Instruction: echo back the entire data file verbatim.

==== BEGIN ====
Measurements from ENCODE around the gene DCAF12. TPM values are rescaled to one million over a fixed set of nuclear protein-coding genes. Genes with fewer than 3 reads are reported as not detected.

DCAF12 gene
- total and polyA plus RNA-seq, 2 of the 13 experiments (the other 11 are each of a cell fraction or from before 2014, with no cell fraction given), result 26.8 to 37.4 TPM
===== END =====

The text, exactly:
Measurements from ENCODE around the gene DCAF12. TPM values are rescaled to one million over a fixed set of nuclear protein-coding genes. Genes with fewer than 3 reads are reported as not detected.

DCAF12 gene
- total and polyA plus RNA-seq, 2 of the 13 experiments (the other 11 are each of a cell fraction or from before 2014, with no cell fraction given), result 26.8 to 37.4 TPM